Matrice presentation

Central hypothesis

Historians and sociologists try to understand how society’s memory works but rarely consider what happens in the human brain. Inversely, neuroscientists study cerebral dynamics of memory, however few are interested in social construction of collective memories.

We claim that it is impossible to understand how human memory works without taking into account all its aspects in a transdisciplinary approach; in other words, without bringing human and social studies, life studies, and engineering to work together.



To meet this challenge, a technological platform is being built.


26 partners

Memorials, foundations, over ten research laboratories in Paris, Lyon, Nice, Caen and Rennes (signal processing, speech to text, lexicometry and syntaxic analysis, contemporary history and sociology), two ministry departments, INA, France Télévisions, CNRS, Paris 1 University.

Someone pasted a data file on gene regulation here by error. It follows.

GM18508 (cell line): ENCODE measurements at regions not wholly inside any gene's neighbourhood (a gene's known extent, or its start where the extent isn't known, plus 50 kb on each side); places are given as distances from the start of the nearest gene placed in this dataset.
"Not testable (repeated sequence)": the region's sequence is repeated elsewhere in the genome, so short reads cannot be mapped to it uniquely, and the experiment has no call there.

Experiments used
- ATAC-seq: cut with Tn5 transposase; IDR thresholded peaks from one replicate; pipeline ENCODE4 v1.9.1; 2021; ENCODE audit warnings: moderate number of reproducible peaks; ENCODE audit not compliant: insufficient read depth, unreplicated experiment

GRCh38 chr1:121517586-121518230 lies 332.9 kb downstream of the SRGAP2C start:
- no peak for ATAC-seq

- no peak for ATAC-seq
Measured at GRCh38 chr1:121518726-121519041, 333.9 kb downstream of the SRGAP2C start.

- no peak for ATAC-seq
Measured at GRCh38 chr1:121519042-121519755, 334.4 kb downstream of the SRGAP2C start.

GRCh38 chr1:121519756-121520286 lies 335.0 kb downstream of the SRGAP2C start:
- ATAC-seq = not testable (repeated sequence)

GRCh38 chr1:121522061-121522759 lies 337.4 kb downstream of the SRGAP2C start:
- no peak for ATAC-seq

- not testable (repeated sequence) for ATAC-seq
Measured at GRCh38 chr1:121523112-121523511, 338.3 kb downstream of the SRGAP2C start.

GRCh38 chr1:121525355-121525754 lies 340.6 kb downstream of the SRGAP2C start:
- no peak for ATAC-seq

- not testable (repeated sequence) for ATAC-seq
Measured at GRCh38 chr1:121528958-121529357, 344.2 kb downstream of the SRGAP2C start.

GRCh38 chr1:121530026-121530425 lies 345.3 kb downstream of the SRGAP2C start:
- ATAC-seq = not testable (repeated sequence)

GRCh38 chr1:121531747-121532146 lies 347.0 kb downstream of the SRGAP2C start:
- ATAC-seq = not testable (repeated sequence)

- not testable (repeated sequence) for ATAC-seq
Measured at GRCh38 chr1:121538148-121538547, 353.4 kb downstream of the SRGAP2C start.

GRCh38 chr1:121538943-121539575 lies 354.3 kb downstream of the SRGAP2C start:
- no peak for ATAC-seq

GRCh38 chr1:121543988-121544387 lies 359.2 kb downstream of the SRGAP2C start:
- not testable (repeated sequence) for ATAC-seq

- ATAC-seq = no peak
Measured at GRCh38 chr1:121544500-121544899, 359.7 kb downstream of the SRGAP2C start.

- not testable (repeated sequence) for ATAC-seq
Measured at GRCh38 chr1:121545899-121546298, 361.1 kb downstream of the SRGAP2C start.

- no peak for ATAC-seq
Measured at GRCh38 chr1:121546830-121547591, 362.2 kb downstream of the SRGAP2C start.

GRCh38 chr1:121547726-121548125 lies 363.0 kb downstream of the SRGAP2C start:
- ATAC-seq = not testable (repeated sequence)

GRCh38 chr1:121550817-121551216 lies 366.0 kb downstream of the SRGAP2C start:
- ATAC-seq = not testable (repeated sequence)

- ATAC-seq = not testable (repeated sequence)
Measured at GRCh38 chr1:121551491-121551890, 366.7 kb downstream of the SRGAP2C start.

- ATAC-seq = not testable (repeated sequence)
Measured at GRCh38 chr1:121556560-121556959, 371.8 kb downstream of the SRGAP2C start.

Two major historical upheavals : World War II and September 11th 2001.

Two main programs : on the one hand, identify and study national narratives of these two upheavals (with a major role for TV news programs), confront them with witnesses’ testimonies and their evolution, and with general public’s reactions. On the other hand, study visitors’ behaviour in memorials. A major challenge is to focus on the “receiver” rather than on the “transmitter”: on exposition visitor rather than on its creator, on its audience rather than on its author. In its transdisciplinary, international and transprofessional approach, the project is genuinely novel and second to none.


Academic fields

Human and Social studies, Life Studies, Engineering



Euro 2,7 millions for the platform (1,7 million in equipment and 1 million in functioning).